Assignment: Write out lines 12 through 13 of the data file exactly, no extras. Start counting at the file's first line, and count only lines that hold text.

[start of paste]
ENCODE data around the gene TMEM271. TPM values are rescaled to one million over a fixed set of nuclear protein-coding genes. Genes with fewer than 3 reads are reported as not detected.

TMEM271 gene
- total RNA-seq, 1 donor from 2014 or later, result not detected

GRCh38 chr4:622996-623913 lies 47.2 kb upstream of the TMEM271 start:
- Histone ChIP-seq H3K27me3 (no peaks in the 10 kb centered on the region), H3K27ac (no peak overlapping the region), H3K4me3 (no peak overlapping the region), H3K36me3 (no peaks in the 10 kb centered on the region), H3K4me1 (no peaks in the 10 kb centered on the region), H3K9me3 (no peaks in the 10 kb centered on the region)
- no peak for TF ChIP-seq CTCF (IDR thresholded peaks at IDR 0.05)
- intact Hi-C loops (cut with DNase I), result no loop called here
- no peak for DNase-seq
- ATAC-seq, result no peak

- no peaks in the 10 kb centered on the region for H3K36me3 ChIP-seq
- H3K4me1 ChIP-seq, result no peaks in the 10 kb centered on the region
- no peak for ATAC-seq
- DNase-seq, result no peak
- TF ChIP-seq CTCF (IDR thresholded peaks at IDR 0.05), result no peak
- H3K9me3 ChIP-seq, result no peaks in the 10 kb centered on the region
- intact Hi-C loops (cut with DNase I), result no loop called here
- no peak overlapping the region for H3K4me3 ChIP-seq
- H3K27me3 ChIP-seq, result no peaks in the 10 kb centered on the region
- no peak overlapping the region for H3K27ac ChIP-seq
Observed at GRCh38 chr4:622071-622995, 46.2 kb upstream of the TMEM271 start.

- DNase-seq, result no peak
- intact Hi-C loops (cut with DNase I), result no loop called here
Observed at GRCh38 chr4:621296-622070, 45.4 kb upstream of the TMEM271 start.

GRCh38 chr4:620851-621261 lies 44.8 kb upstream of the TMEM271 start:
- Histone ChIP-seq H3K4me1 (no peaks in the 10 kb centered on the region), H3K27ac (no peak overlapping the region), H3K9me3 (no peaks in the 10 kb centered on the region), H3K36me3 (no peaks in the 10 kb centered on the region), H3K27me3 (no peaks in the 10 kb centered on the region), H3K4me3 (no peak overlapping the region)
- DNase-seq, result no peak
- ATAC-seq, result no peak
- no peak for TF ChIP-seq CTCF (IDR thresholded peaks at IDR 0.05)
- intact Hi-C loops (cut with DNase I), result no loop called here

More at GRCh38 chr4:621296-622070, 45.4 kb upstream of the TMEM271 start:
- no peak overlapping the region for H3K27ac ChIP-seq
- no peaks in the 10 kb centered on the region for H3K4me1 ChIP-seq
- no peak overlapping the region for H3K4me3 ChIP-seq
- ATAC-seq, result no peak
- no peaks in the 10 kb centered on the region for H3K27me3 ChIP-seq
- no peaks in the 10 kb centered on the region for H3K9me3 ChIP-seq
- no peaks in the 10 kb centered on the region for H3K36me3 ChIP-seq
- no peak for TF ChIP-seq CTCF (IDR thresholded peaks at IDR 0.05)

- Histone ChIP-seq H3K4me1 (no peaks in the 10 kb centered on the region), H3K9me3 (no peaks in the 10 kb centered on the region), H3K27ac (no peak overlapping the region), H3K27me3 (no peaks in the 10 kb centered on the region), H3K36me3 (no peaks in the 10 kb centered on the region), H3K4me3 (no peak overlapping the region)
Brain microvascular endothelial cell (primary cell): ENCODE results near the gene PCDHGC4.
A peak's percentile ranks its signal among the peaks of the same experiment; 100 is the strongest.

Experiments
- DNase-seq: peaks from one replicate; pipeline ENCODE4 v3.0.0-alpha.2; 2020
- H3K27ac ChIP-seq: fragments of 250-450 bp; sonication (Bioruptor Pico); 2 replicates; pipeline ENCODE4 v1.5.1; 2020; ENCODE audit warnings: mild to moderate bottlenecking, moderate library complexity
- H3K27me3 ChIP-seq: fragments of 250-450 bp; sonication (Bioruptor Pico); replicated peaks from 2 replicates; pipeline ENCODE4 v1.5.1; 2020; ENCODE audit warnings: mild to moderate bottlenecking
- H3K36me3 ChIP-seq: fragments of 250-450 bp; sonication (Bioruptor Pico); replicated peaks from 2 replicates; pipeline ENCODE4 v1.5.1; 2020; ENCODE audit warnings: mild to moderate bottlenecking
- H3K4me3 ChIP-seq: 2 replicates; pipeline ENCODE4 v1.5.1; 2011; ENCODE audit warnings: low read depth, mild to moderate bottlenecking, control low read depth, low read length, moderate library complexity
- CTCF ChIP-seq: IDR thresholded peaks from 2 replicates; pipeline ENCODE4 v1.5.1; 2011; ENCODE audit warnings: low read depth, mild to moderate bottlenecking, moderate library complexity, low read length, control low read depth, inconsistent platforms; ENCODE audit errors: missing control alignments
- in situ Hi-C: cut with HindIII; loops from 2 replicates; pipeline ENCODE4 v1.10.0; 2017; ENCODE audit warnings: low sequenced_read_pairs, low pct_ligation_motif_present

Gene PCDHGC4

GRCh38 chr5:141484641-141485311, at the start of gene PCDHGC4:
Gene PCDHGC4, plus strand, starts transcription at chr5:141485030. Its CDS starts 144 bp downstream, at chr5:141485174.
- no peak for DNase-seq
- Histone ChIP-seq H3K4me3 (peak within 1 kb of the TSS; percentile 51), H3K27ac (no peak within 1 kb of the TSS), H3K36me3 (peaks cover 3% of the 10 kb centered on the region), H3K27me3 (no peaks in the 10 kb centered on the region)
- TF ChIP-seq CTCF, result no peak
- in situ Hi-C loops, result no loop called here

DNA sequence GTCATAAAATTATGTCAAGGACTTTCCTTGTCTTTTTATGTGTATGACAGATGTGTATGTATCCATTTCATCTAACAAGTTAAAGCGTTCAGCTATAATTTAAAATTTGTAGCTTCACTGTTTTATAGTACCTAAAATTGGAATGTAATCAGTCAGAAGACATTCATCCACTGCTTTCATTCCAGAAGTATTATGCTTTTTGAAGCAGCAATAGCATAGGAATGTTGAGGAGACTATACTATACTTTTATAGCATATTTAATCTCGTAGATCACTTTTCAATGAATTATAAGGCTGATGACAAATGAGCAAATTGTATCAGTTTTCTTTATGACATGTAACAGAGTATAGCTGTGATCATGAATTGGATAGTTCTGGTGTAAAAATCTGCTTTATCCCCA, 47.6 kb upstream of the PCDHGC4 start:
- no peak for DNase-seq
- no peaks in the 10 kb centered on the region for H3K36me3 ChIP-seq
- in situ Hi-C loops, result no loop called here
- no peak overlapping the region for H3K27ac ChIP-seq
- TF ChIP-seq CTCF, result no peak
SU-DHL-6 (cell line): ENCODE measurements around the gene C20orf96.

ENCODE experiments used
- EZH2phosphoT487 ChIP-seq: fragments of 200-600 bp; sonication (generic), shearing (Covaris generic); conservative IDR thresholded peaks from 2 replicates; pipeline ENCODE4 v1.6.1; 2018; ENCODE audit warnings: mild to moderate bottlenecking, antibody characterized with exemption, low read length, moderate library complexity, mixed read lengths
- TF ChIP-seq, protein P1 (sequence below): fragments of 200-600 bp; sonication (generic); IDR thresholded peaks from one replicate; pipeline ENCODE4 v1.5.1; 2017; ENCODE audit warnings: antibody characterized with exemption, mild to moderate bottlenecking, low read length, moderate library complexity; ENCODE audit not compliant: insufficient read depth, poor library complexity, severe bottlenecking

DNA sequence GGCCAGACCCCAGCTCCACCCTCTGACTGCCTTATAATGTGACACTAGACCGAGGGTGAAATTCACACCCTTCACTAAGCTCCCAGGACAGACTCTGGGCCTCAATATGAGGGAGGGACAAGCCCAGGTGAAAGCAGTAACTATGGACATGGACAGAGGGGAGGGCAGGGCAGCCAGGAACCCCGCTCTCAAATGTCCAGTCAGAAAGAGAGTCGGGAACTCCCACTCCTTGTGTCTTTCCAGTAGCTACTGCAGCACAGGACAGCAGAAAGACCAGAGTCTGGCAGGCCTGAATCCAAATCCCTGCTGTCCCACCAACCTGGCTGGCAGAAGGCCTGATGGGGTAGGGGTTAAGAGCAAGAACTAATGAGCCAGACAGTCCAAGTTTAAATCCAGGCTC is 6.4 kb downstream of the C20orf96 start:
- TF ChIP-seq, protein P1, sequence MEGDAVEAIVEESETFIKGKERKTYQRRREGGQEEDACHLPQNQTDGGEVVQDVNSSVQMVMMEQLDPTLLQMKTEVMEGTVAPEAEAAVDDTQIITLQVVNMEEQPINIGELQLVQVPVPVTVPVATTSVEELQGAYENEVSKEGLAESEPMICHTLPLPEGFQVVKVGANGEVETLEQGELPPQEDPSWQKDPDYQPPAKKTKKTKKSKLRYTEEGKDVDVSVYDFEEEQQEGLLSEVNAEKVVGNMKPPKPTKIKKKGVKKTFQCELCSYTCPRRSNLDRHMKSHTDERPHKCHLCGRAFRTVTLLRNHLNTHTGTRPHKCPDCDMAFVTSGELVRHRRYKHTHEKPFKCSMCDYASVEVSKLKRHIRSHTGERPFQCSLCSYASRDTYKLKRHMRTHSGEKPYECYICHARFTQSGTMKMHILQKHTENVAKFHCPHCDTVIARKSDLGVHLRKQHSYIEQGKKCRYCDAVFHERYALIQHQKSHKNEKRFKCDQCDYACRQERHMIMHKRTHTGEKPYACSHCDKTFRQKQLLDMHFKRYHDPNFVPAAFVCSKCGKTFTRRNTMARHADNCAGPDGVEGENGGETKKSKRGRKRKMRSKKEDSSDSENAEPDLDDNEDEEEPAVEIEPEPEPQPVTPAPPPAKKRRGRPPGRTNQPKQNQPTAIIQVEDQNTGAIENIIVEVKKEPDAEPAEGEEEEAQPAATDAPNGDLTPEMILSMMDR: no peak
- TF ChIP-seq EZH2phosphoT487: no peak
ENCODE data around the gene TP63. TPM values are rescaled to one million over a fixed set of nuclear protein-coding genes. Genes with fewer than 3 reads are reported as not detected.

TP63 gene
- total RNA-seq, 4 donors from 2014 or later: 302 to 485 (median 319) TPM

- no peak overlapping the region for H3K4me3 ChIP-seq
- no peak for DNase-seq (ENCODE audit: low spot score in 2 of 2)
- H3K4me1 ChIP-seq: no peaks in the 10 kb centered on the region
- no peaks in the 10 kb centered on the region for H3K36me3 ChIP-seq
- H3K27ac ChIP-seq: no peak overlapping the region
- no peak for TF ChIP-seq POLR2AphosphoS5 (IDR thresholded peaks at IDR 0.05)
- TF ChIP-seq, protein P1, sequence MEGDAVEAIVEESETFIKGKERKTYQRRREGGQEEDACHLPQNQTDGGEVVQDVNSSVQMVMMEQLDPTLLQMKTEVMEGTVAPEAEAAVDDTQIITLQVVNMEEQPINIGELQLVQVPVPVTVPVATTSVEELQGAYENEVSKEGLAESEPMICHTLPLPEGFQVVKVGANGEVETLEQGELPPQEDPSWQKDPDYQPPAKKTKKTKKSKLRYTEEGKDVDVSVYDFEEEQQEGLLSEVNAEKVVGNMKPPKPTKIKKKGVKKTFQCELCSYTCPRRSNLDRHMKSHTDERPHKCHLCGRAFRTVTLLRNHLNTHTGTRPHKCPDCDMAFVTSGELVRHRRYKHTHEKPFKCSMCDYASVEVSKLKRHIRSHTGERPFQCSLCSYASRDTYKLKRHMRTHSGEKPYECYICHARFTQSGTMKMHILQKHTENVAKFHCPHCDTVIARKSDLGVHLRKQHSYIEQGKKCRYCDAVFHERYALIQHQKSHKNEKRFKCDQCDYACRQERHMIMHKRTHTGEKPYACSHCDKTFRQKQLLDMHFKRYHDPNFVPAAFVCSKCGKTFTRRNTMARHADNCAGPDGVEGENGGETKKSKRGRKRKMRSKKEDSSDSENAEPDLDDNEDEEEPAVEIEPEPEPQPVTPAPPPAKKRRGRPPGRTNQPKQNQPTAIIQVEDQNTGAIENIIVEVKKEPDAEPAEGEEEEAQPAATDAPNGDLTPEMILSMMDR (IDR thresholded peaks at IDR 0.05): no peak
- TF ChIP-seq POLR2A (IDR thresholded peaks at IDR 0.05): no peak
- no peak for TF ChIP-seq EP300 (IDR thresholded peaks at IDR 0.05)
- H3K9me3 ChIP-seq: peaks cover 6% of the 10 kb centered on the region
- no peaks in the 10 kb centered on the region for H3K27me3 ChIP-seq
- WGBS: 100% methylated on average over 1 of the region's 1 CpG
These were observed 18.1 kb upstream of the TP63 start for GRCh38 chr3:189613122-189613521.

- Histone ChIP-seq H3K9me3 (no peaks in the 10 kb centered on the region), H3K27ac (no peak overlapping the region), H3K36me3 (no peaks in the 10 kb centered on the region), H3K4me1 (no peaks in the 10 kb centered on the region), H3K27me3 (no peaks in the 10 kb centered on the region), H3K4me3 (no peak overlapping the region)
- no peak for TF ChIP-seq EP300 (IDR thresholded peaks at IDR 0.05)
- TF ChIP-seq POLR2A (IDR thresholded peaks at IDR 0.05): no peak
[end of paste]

- no peak for ATAC-seq
- DNase-seq, result no peak